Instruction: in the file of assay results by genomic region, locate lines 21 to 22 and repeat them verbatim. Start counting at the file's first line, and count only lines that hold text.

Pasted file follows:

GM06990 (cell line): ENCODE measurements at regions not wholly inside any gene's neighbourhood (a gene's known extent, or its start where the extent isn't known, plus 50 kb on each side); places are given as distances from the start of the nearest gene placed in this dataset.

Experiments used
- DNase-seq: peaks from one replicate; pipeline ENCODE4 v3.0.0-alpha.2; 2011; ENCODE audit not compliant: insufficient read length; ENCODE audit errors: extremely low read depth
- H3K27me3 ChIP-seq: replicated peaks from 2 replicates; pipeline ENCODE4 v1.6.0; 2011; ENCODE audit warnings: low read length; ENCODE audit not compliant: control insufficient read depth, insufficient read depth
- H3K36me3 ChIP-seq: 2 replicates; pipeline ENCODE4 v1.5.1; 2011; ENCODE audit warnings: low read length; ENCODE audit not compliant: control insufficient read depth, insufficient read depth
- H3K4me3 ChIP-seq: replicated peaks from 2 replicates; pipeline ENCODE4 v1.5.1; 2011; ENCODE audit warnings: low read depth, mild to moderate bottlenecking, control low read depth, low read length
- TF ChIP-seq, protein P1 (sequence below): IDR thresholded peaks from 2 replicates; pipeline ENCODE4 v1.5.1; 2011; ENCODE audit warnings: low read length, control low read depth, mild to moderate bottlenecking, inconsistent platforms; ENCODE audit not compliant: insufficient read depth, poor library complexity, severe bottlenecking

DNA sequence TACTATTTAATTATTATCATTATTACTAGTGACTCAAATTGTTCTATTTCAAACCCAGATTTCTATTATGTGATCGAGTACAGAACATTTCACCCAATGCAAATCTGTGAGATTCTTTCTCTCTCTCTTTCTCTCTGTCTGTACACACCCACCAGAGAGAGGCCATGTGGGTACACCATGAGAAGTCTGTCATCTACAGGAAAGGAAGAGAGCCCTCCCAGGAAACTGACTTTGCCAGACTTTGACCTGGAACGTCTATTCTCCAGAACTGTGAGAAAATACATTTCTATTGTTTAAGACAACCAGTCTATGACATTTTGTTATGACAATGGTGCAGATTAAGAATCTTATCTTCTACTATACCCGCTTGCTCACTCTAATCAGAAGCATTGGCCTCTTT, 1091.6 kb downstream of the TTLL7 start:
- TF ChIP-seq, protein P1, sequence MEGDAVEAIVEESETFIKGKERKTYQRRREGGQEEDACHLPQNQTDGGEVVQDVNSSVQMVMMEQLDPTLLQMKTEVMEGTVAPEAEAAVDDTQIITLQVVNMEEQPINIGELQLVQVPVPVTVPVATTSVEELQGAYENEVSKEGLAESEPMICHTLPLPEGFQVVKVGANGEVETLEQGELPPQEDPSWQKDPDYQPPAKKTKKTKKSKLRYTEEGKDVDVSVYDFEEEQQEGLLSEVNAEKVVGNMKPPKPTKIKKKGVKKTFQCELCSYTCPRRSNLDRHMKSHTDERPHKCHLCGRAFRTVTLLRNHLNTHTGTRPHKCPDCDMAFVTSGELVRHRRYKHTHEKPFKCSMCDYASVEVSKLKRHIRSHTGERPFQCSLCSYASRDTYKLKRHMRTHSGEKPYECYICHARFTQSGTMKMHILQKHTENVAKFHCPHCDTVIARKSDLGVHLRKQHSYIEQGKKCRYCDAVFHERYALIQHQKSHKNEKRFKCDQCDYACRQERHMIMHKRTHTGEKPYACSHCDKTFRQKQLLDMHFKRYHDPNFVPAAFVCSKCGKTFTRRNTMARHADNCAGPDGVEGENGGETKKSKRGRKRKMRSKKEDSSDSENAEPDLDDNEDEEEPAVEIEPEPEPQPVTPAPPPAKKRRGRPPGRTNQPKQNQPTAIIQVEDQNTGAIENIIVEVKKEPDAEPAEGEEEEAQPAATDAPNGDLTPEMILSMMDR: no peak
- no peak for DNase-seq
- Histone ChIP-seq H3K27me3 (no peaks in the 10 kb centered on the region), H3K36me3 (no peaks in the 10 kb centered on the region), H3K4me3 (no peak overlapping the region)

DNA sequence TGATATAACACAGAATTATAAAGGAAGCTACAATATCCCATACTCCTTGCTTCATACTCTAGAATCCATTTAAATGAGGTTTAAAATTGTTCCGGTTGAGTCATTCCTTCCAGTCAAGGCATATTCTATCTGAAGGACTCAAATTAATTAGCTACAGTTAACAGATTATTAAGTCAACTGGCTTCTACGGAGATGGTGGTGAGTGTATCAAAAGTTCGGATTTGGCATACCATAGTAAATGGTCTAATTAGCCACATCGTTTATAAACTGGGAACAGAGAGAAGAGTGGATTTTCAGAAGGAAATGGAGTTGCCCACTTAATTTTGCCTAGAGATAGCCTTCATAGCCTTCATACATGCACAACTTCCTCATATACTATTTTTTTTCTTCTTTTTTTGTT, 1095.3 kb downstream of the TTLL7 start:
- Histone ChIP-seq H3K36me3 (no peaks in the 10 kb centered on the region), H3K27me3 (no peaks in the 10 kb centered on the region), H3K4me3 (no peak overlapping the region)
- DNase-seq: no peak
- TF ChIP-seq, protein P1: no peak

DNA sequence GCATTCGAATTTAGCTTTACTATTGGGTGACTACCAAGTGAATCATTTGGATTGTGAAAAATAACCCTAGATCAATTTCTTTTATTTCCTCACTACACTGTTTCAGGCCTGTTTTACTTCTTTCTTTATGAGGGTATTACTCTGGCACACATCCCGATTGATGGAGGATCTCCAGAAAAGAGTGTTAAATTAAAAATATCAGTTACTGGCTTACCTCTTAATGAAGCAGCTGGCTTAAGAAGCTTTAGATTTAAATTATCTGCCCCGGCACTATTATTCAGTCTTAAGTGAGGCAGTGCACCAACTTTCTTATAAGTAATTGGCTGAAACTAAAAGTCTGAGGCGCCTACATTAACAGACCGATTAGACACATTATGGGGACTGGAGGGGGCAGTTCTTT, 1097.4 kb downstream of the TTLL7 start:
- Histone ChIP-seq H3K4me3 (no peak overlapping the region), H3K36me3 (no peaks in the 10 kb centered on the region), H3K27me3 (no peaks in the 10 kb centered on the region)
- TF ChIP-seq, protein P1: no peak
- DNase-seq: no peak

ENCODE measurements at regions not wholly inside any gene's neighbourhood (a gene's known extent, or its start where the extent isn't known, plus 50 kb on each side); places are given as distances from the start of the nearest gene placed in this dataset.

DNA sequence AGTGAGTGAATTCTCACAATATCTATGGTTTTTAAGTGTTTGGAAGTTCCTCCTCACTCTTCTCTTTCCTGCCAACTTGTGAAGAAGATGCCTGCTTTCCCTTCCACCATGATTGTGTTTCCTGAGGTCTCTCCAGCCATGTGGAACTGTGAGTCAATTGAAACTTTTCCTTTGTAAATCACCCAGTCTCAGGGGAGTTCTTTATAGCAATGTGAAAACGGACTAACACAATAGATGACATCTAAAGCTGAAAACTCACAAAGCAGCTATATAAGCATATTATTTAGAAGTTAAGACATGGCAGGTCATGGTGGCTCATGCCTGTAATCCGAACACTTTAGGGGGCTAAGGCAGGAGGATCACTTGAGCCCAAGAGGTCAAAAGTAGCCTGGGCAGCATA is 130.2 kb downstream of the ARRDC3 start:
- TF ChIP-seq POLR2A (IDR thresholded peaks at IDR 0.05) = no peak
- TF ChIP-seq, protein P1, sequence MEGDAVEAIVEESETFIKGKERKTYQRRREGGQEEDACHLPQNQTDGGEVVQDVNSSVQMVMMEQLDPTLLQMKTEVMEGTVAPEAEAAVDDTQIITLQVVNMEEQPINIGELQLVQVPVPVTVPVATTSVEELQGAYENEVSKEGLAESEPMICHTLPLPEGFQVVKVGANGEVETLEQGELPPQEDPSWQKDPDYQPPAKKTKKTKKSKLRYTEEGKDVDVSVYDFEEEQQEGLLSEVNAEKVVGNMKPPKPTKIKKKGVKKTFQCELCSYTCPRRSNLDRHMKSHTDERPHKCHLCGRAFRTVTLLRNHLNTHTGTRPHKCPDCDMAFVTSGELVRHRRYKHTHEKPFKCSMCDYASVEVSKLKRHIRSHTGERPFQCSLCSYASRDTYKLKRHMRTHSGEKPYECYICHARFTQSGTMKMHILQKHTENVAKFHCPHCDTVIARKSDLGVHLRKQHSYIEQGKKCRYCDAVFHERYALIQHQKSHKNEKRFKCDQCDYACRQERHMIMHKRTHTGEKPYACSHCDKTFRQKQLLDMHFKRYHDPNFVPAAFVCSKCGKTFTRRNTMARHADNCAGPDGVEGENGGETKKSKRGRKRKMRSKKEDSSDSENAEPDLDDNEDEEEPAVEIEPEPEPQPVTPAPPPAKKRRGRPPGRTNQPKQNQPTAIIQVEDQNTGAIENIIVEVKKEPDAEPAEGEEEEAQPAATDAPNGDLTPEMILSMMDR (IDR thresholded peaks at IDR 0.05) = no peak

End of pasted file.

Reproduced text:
DNA sequence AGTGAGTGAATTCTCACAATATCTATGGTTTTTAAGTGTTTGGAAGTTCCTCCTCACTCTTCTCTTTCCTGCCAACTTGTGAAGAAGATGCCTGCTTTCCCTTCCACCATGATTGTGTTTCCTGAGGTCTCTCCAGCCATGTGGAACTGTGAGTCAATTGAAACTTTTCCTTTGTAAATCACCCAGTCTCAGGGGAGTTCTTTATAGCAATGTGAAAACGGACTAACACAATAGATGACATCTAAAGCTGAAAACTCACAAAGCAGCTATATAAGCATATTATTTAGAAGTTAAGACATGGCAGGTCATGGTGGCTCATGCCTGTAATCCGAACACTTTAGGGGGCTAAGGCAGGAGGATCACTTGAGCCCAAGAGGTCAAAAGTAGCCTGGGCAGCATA is 130.2 kb downstream of the ARRDC3 start:
- TF ChIP-seq POLR2A (IDR thresholded peaks at IDR 0.05) = no peak